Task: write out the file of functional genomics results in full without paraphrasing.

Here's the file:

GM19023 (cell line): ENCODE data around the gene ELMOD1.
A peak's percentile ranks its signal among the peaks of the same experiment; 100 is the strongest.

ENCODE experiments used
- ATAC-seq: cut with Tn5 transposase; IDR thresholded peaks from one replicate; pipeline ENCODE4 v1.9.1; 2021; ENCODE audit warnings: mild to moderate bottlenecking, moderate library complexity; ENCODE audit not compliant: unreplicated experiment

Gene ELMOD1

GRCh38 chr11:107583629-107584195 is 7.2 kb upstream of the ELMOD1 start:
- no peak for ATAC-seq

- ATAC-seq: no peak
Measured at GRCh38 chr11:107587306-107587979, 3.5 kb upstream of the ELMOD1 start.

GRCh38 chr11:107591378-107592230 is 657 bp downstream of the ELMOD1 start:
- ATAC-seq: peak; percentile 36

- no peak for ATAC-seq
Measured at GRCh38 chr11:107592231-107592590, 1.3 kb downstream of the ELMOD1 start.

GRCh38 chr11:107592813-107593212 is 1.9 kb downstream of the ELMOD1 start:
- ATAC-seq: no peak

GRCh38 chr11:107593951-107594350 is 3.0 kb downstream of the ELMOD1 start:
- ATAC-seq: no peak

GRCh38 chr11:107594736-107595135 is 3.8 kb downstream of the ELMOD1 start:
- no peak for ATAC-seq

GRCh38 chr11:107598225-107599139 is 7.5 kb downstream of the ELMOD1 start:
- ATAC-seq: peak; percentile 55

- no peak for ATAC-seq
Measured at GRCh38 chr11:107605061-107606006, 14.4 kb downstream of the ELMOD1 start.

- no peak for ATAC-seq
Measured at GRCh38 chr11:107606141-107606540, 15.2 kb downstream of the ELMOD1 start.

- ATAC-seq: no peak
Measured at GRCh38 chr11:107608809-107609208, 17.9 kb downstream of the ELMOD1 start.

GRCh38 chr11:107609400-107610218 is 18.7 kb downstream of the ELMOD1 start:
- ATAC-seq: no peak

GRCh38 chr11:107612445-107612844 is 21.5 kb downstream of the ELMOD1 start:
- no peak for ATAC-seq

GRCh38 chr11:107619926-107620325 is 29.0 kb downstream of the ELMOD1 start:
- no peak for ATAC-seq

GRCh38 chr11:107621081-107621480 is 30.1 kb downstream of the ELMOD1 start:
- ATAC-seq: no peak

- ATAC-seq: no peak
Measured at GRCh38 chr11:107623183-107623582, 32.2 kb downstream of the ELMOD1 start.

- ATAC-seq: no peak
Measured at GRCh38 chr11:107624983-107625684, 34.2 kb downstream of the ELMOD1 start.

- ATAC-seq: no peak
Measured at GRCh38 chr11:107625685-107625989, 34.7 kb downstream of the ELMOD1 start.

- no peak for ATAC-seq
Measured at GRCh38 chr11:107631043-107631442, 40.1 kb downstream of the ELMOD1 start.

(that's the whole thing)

GM19023 (cell line): ENCODE data around the gene ELMOD1.
A peak's percentile ranks its signal among the peaks of the same experiment; 100 is the strongest.

ENCODE experiments used
- ATAC-seq: cut with Tn5 transposase; IDR thresholded peaks from one replicate; pipeline ENCODE4 v1.9.1; 2021; ENCODE audit warnings: mild to moderate bottlenecking, moderate library complexity; ENCODE audit not compliant: unreplicated experiment

Gene ELMOD1

GRCh38 chr11:107583629-107584195 is 7.2 kb upstream of the ELMOD1 start:
- no peak for ATAC-seq

- ATAC-seq: no peak
Measured at GRCh38 chr11:107587306-107587979, 3.5 kb upstream of the ELMOD1 start.

GRCh38 chr11:107591378-107592230 is 657 bp downstream of the ELMOD1 start:
- ATAC-seq: peak; percentile 36

- no peak for ATAC-seq
Measured at GRCh38 chr11:107592231-107592590, 1.3 kb downstream of the ELMOD1 start.

GRCh38 chr11:107592813-107593212 is 1.9 kb downstream of the ELMOD1 start:
- ATAC-seq: no peak

GRCh38 chr11:107593951-107594350 is 3.0 kb downstream of the ELMOD1 start:
- ATAC-seq: no peak

GRCh38 chr11:107594736-107595135 is 3.8 kb downstream of the ELMOD1 start:
- no peak for ATAC-seq

GRCh38 chr11:107598225-107599139 is 7.5 kb downstream of the ELMOD1 start:
- ATAC-seq: peak; percentile 55

- no peak for ATAC-seq
Measured at GRCh38 chr11:107605061-107606006, 14.4 kb downstream of the ELMOD1 start.

- no peak for ATAC-seq
Measured at GRCh38 chr11:107606141-107606540, 15.2 kb downstream of the ELMOD1 start.

- ATAC-seq: no peak
Measured at GRCh38 chr11:107608809-107609208, 17.9 kb downstream of the ELMOD1 start.

GRCh38 chr11:107609400-107610218 is 18.7 kb downstream of the ELMOD1 start:
- ATAC-seq: no peak

GRCh38 chr11:107612445-107612844 is 21.5 kb downstream of the ELMOD1 start:
- no peak for ATAC-seq

GRCh38 chr11:107619926-107620325 is 29.0 kb downstream of the ELMOD1 start:
- no peak for ATAC-seq

GRCh38 chr11:107621081-107621480 is 30.1 kb downstream of the ELMOD1 start:
- ATAC-seq: no peak

- ATAC-seq: no peak
Measured at GRCh38 chr11:107623183-107623582, 32.2 kb downstream of the ELMOD1 start.

- ATAC-seq: no peak
Measured at GRCh38 chr11:107624983-107625684, 34.2 kb downstream of the ELMOD1 start.

- ATAC-seq: no peak
Measured at GRCh38 chr11:107625685-107625989, 34.7 kb downstream of the ELMOD1 start.

- no peak for ATAC-seq
Measured at GRCh38 chr11:107631043-107631442, 40.1 kb downstream of the ELMOD1 start.